Scinax faivovichi is known only from Ilha de Porcos Pequena (23 22' 32.6" S, 44 54' 01.6" W, C.A. Brasileiro pers. comm. 2008), a 24-ha island approximately 0.74 km from the northern coast of São Paulo state, Brazil (Brasileiro et al. 2007). The species occurs between 0-80 m asl (C.A. Brasileiro pers. comm. 2008).
Habitat and Ecology
The species is restricted to the Ilha de Porcos Pequena, a privately-owned island covered by native preserved Atlantic Forest. Males of the species are known to call in the months of April, October, and December, although less so during April. They are nocturnal, calling from bromeliad leaves. Females were also found on bromeliad leaves. Tadpoles were found in bromeliad axils during October and December, suggesting that breeding season coincides with early summer rains in September/October (Brasileiro et al. 2007).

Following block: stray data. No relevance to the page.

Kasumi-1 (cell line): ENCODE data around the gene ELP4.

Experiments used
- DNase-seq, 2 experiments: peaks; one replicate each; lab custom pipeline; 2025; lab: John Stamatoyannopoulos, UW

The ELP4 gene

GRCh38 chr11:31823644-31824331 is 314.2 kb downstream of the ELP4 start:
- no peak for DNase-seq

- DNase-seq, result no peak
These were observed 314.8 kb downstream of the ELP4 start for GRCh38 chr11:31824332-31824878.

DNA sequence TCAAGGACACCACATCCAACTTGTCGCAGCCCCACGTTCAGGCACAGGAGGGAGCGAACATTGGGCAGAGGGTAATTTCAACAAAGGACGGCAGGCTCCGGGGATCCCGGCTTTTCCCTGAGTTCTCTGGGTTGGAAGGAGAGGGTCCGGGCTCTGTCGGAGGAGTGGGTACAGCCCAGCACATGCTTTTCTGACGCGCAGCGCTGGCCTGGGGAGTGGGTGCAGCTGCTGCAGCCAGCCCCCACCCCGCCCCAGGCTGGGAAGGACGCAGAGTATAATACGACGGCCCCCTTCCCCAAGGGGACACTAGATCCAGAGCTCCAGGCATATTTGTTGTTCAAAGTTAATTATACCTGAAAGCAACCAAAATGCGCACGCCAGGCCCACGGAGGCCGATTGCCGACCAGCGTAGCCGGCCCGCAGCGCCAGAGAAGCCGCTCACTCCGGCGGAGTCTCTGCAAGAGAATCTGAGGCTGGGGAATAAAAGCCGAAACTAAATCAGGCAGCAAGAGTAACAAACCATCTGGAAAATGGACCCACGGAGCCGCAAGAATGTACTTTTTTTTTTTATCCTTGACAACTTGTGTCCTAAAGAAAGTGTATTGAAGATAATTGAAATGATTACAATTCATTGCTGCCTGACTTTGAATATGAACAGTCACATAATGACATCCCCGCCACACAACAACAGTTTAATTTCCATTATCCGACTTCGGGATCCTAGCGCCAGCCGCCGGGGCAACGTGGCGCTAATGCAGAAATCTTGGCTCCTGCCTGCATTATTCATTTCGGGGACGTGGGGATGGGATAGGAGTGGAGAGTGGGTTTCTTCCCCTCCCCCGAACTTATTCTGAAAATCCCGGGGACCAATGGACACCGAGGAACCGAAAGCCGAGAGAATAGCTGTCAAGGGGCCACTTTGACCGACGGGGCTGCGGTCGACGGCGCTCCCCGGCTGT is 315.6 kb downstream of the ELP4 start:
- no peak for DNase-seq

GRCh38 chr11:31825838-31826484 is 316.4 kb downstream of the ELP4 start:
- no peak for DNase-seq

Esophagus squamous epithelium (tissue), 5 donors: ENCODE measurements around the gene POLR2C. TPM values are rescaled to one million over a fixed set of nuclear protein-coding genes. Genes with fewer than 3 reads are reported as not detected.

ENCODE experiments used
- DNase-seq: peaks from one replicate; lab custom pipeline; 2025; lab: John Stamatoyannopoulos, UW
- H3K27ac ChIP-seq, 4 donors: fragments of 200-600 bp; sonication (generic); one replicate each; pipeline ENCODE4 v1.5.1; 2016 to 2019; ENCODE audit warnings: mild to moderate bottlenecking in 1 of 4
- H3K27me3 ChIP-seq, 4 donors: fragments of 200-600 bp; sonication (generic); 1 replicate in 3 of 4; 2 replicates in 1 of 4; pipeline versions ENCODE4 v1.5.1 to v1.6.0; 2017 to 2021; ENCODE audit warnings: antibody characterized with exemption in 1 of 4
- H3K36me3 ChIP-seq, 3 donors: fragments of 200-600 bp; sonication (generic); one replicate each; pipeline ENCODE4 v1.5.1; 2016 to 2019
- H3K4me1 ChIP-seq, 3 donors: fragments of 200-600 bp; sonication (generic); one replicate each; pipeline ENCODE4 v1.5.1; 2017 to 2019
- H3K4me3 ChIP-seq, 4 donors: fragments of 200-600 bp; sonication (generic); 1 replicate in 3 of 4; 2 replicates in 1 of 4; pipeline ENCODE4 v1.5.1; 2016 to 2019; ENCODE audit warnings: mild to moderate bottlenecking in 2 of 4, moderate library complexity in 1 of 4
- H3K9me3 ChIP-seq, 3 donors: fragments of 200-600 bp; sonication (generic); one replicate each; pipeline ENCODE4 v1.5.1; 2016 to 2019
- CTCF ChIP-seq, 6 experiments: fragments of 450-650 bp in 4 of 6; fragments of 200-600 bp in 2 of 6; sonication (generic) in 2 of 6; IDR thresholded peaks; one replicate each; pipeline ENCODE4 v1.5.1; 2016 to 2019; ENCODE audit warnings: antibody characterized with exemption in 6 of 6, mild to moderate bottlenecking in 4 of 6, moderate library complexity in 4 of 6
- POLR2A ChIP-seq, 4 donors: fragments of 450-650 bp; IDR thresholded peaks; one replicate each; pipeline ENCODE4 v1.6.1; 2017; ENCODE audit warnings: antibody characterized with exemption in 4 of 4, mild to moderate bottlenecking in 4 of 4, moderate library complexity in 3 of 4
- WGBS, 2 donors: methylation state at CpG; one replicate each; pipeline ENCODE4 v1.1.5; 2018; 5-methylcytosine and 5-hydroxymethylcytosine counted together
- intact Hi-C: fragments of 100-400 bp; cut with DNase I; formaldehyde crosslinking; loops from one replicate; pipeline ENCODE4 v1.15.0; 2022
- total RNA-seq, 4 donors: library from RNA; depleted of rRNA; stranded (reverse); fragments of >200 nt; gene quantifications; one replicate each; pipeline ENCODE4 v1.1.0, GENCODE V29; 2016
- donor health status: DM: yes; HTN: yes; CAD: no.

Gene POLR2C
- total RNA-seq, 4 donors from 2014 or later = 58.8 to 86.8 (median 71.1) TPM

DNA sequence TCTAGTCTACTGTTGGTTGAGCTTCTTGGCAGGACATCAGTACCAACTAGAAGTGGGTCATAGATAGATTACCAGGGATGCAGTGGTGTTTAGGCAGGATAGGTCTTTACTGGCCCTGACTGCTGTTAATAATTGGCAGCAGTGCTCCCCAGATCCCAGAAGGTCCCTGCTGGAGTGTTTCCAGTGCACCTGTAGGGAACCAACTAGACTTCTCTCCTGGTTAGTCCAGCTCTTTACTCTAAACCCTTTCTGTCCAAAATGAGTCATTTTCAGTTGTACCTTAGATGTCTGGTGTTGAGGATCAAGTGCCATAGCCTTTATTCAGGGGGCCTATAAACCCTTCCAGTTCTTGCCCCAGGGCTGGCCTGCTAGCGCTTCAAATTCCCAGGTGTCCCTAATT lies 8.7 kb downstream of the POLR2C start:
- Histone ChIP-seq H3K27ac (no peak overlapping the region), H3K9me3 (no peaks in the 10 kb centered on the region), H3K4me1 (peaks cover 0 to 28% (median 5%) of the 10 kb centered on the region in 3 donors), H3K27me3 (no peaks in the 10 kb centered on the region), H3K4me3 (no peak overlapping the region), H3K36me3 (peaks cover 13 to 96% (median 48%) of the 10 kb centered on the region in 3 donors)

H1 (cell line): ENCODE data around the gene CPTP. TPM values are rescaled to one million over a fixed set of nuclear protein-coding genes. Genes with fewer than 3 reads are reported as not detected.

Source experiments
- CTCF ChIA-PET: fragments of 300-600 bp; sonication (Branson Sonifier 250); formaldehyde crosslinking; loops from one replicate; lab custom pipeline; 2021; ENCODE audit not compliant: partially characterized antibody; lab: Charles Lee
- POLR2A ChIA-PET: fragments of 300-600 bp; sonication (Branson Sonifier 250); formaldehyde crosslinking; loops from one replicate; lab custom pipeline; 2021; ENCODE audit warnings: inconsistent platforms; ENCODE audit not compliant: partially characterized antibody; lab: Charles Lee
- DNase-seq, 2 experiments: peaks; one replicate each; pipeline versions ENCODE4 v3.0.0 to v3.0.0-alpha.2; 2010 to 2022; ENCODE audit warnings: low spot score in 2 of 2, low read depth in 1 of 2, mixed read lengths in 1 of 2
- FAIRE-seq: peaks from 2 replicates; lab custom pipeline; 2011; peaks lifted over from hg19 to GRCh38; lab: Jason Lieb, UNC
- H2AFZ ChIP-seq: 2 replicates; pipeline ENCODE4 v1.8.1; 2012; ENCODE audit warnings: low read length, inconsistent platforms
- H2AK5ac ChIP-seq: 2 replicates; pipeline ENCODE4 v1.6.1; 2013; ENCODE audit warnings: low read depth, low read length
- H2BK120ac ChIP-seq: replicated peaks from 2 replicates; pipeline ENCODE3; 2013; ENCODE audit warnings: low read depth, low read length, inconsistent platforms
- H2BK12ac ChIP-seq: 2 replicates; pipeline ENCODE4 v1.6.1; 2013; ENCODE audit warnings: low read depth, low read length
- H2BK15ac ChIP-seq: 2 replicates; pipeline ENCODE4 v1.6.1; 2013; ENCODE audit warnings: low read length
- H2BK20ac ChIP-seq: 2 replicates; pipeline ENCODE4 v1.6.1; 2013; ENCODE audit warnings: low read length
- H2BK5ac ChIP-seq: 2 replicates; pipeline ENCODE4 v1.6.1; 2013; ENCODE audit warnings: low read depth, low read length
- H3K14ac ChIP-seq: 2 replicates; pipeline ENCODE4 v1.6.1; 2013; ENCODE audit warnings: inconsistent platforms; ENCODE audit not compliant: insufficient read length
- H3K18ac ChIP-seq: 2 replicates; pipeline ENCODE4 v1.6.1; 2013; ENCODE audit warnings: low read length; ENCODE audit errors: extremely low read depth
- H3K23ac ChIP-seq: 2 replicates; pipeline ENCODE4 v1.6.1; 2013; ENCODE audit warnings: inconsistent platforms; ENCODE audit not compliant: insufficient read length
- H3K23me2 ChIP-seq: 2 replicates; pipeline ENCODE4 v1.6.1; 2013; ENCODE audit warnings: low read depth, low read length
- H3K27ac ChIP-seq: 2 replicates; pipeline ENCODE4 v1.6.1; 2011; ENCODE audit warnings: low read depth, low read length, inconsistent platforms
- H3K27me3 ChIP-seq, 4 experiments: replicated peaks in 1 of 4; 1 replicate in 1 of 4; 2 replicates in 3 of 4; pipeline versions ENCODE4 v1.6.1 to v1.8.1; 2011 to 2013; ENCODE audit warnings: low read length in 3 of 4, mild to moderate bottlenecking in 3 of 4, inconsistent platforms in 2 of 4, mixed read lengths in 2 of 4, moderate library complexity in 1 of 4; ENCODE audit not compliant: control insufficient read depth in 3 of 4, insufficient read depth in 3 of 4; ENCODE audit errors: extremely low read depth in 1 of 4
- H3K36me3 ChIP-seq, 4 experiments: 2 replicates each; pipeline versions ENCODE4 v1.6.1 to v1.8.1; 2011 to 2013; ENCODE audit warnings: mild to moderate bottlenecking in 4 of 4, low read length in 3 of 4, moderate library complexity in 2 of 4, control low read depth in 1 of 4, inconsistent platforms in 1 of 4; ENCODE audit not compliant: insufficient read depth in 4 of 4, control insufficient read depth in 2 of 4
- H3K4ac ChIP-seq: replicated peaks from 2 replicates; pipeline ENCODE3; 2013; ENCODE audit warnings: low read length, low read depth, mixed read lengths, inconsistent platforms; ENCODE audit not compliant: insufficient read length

The species is abundant within the island, especially on rainy and hot nights (Brasileiro et al. 2007).
Given its extremely restricted range and habitat specificity, S. faivovichi is believed to be susceptible to extinction because of habitat modification or disturbance (Brasileiro et al. 2007). This modification includes destruction of the species' breeding habitat, bromeliads (C.A. Brasileiro pers. comm. 2008).
The island does not have any legal conservation status under federal laws. In view of its small distribution and the absence of any enforcement, S. faivovichi should be in a threatened IUCN category (Brasileiro et al. 2007).
In the Scinax perpusillus group according to the original publication. Scinax faivovichi is diagnosed by a combination of morphological characters (Brasileiro et al. 2007).
Cinthia Brasileiro 2008. Scinax faivovichi. In: IUCN 2014